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  Major Insurance Company Uses JSF to Build Customer Service Web Application
 
Major Insurance Company Uses JSF to Build Customer Service Web Application
Jackie Carter
May 19, 2015 at 08.00:00




A major US insurance company used JSF to develop a customer facing web application that gives customers the ability to find the best rates for themselves, get quotes, and buy a policy online. Essentially the customers start by answering some basic questions, providing enough information about themselves to initiate the underwriting process. Based on their responses, the application displays additional customized pages and perhaps prompts them for more information.

The application handles navigation, which has to be extremely dynamic, and calls external web services to determine any risks that may incur. It invokes lots of business and presentation rules in the process.

The development platform was pure Eclipse with Java 6 and Maven 3. The team built the UI with MyFaces 2, Facelets, Richfaces 3, and Tomahawk. The Spring 3 framework served as the backbone of the whole application. The team used the SpringFaces framework to integrate Spring Webflow, which was used for navigation, and Richfaces.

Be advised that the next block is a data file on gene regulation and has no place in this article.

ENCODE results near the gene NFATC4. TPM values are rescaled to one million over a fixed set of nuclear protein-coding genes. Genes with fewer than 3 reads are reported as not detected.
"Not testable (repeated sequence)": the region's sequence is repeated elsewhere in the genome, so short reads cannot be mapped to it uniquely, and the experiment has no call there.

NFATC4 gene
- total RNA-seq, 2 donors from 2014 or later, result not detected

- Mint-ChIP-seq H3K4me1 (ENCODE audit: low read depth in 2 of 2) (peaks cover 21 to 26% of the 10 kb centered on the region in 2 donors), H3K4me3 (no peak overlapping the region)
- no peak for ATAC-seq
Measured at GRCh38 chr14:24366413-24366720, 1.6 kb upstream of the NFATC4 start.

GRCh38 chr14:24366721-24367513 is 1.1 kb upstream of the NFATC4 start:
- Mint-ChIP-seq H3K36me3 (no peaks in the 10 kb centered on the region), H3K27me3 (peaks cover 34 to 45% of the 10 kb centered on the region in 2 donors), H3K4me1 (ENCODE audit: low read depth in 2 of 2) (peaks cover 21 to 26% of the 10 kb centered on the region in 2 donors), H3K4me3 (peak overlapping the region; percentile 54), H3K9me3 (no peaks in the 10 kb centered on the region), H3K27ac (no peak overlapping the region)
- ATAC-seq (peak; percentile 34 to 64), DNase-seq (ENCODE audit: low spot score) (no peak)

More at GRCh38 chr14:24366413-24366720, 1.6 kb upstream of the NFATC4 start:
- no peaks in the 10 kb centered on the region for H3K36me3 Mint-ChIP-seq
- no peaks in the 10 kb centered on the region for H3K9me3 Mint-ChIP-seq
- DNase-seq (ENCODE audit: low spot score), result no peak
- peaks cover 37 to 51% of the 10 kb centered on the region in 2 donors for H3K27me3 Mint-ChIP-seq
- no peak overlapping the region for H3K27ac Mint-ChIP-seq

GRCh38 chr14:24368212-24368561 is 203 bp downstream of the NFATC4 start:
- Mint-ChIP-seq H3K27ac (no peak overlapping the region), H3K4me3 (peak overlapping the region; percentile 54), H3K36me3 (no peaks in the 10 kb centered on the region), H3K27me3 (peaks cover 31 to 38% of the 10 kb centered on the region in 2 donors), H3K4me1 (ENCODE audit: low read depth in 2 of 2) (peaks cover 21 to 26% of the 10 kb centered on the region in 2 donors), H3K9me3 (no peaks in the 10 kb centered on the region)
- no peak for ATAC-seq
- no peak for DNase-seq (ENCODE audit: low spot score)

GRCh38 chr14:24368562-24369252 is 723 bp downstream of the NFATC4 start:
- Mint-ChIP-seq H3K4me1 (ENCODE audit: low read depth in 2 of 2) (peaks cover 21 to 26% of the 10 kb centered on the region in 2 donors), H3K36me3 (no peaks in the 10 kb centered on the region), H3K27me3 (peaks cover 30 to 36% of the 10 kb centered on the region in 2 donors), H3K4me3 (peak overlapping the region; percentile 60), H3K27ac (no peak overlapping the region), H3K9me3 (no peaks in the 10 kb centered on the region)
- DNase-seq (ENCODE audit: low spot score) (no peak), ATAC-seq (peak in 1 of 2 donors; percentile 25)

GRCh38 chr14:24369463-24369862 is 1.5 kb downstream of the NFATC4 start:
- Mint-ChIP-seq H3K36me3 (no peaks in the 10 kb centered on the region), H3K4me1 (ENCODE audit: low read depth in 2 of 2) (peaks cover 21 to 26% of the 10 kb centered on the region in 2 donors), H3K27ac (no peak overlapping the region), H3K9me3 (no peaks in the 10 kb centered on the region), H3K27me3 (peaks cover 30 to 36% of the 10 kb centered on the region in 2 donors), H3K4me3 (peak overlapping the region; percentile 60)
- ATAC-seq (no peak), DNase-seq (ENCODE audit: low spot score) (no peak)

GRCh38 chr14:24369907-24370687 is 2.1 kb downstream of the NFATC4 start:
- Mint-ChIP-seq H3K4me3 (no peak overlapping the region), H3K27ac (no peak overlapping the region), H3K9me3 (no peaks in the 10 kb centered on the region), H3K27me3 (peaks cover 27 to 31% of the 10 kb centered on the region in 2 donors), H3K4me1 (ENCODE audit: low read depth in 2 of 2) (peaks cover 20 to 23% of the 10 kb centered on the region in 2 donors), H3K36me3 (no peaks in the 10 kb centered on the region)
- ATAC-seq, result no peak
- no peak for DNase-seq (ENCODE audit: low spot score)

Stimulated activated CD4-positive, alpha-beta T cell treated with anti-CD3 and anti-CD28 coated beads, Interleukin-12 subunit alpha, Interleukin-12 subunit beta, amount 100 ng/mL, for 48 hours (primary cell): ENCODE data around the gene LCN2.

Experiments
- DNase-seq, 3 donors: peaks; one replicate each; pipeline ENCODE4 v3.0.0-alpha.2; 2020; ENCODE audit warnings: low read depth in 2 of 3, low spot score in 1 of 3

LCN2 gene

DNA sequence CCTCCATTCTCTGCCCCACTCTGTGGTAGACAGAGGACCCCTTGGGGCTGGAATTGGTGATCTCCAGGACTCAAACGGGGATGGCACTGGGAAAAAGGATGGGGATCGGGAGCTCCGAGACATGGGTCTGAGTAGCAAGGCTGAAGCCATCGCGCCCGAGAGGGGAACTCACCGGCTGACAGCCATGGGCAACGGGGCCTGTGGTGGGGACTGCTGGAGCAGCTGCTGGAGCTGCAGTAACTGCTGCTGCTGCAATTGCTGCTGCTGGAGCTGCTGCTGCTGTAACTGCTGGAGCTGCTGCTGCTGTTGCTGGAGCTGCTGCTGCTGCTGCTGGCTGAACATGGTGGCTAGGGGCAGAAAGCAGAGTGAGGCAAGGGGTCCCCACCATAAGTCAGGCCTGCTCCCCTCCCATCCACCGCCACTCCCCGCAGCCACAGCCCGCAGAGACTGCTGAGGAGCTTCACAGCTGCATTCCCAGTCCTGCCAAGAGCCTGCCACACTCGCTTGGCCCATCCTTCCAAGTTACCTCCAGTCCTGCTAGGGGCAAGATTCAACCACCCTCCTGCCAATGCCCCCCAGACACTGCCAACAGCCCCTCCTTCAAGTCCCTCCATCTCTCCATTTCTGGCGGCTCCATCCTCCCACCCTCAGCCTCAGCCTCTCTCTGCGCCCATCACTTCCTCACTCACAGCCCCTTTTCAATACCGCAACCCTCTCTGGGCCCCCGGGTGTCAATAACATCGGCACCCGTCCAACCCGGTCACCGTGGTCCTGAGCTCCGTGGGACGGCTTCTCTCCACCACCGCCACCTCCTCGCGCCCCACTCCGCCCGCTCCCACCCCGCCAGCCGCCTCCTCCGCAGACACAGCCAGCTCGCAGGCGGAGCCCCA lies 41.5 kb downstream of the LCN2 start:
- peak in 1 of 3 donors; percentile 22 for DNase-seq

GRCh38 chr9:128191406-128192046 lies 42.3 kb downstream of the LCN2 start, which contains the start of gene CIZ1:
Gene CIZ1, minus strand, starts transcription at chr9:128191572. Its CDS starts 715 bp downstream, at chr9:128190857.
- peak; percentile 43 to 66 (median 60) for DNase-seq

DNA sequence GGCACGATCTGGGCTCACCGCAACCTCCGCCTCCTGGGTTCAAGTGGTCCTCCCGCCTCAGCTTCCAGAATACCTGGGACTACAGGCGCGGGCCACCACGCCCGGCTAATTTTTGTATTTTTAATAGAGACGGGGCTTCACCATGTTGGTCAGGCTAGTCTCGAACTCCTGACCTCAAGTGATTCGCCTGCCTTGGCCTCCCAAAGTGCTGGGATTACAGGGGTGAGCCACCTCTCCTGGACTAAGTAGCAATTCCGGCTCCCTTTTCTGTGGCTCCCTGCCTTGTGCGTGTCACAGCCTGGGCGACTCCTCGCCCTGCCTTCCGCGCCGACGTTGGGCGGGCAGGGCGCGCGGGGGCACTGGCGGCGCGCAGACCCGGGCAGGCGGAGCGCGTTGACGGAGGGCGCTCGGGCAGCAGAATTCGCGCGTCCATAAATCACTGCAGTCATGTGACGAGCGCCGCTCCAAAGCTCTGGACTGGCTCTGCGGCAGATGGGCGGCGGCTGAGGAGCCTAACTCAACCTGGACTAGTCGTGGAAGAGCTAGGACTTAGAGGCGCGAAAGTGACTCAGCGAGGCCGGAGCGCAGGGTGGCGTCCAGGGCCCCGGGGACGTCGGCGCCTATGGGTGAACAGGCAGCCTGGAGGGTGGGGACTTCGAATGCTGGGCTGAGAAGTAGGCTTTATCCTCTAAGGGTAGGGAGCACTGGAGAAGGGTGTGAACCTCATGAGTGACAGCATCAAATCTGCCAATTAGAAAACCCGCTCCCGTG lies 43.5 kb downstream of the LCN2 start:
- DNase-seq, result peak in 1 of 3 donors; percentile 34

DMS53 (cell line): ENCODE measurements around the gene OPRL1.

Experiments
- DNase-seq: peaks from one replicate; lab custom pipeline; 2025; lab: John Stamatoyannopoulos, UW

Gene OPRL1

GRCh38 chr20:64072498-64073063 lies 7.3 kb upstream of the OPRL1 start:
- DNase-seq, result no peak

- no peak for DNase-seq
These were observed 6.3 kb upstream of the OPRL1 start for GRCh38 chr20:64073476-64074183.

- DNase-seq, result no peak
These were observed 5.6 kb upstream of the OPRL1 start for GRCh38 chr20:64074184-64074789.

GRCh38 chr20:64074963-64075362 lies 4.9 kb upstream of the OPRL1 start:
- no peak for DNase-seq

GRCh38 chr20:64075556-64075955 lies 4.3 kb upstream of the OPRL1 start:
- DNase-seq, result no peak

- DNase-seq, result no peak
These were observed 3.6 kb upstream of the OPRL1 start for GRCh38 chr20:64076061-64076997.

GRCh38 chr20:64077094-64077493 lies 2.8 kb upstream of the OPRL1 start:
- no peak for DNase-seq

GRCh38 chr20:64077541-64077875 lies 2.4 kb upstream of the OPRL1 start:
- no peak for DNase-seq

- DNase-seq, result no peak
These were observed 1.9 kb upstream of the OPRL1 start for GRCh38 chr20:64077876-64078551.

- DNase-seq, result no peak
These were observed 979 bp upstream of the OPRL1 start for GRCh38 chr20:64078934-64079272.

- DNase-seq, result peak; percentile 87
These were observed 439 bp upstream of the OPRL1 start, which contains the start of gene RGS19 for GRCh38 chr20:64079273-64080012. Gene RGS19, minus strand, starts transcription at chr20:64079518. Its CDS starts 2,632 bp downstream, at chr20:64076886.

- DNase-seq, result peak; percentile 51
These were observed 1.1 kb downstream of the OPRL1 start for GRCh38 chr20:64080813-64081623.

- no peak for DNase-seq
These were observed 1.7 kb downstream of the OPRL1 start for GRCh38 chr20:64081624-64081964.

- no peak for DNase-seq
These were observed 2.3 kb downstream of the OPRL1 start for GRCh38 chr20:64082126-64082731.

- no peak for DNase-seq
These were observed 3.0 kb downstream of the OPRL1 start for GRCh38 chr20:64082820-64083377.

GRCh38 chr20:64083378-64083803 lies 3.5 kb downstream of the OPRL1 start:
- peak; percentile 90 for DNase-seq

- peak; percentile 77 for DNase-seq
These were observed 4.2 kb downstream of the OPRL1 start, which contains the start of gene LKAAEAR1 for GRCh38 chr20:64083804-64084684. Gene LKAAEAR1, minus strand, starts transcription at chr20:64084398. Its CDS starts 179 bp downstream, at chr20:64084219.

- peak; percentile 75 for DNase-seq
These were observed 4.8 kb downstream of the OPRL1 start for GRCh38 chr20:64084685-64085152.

The database tier was implemented using both Hibernate and Spring JDBC to communicate with the databases, DB2 and Oracle. Other technologies or tools they used include Spring Integration, MongoDB, JAX-RS, AXIS, DOJO, JQuery, Freemarker, Spring Integration, Blaze rules engine, and Drools.

The deployment platform was JBoss AS 5 and Tangosol Cache Server. It communicates with the mainframe environment using IBM MQ series. It runs on 30 VMs, with 15 VMs allocated for the JBoss application server and the rest split between the Cache Server and Apache.

About 35 developers worked on the application, structured in teams of typically seven or eight members. The Architecture team was responsible for the core framework, and the other teams were each responsible for a vertical slice of the app.

The resources the teams used included internal and external training, consultants, Google searches, and the product documentation.

The application has been in production about five years, and traffic is about 80,000 hits per day. Customer feedback has been positive and the development team keeps improving the UI based on it.





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